Exchange of Scholars for their support of Dr. Nilima K.
Badwaik as a Visiting Scholar under the Fulbright
Scholar Program. The assistance of Yarka Chvojka in
caring for the animals is also gratefully acknowledged.
Austin CR. 1961. The mammalian egg. Oxford: Blackwell Scientific
Badwaik NK, Gopalakrishna A. 1990. Asymmetry of the female
genitalia in some Indian bats. Trends Life Sci (India) 5:11–17.
Badwaik NK, Rasweiler JJ, IV. 2000. Pregnancy. In: Crichton EG,
Krutzsch PH, editors. Reproductive Biology of Bats. London: Academic Press. p 221–294.
Badwaik NK, Rasweiler JJ, IV. 2001. Altered trophoblastic differentiation and increased trophoblastic invasiveness during delayed
development in the short-tailed fruit bat, Carollia perspicillata.
Placenta 22:124–144.
Badwaik NK, Rasweiler JJ, IV, Oliveira SF. 1997. Formation of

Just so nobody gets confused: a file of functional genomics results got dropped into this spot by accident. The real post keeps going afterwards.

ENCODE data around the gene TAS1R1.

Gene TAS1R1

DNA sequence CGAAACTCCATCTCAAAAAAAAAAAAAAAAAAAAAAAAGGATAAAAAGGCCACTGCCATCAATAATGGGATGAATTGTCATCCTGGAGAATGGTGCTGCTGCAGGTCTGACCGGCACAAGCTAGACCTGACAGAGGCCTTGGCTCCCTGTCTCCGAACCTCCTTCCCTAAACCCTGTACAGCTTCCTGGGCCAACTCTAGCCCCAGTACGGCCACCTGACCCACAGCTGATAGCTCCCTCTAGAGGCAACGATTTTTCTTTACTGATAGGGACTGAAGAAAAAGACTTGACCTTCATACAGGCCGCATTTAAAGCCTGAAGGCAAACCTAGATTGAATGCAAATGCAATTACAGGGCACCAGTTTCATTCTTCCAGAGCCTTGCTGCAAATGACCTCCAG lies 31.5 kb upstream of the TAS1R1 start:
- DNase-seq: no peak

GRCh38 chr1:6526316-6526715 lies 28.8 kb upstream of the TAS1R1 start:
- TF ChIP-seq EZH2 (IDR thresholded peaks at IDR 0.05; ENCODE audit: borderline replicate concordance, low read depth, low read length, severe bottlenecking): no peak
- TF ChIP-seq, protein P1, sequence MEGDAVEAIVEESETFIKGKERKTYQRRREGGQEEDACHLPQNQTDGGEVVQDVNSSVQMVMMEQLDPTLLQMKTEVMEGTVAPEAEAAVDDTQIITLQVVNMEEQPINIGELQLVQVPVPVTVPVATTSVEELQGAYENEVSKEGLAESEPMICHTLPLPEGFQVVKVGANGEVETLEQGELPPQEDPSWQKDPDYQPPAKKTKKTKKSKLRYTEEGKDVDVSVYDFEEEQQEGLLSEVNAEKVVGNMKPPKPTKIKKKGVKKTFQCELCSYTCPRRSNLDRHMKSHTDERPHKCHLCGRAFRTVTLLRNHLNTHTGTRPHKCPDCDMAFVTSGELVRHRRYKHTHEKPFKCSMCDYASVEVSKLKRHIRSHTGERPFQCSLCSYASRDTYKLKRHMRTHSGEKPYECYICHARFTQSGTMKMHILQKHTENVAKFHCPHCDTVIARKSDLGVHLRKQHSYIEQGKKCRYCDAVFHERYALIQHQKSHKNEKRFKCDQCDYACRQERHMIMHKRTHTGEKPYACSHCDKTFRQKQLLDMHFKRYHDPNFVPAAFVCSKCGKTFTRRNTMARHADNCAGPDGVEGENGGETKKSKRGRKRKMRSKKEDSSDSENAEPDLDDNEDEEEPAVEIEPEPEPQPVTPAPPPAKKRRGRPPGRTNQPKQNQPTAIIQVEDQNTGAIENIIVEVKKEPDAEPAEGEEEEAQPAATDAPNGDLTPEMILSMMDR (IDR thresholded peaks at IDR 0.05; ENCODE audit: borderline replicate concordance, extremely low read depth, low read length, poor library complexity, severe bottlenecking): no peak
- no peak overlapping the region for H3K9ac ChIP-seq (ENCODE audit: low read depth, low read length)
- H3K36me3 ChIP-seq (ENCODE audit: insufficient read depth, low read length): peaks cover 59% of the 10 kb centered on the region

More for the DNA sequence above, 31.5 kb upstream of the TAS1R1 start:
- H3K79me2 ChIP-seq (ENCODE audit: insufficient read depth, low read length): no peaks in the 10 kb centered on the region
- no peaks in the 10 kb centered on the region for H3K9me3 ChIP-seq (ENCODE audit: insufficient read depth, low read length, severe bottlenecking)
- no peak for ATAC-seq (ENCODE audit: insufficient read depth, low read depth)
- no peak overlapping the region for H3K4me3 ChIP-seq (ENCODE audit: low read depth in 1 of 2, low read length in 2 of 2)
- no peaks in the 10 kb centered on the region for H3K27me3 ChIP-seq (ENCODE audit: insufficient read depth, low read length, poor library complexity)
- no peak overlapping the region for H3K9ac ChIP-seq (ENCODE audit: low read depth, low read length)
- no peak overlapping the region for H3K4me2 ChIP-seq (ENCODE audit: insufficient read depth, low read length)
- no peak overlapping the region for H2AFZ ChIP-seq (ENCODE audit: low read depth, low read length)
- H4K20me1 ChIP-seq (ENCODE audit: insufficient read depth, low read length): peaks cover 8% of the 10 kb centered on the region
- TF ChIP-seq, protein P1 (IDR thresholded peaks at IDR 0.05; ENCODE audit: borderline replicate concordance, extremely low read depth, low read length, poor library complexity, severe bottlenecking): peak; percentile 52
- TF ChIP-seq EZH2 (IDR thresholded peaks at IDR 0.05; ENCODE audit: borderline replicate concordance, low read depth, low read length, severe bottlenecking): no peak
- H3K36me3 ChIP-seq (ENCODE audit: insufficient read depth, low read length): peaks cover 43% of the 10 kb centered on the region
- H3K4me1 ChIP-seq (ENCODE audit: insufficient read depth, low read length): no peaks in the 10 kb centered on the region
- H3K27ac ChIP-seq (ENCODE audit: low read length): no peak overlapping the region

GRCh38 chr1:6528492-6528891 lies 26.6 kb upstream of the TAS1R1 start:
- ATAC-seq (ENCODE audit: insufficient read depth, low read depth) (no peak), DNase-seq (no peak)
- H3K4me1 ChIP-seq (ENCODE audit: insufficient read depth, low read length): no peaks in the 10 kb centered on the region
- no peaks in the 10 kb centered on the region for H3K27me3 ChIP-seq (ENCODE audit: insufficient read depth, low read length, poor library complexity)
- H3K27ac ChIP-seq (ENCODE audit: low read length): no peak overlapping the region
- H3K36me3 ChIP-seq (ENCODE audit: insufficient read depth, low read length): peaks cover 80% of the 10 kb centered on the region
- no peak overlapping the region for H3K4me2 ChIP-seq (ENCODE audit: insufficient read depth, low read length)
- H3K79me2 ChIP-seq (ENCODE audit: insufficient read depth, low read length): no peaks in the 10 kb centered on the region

reticulated endoderm, Reichert’s membrane, and amniogenesis in
blastocysts of captive-bred, short-tailed fruit bats, Carollia perspicillata. Anat Rec 247:85–101.
Bates PJJ, Harrison DL. 1997. Bats of the Indian Subcontinent.
Sevenoaks, Kent, England: Harrison Zoological Museum.
Bedford JM. 2004. Enigmas of mammalian gamete form and function. Biol Rev 79:429–460.
Bedford JM, Mock OB, Goodman SM. 2004. Novelties of conception
in insectivorous mammals (Lipotypha), particularly shrews. Biol
Rev 79:891–909.
Bonilla H, de, Rasweiler JJ, IV. 1974. Breeding activity, preimplantation development, and oviduct histology of the short-tailed fruit
bat, Carollia, in captivity. Anat Rec 179:385–404.
Boyd JD, Hamilton WJ. 1952. Cleavage, early development and implantation of the egg. In: Parkes AS, editor. Marshall’s Physiology
of Reproduction, Volume II. London: Longmans, Green and Co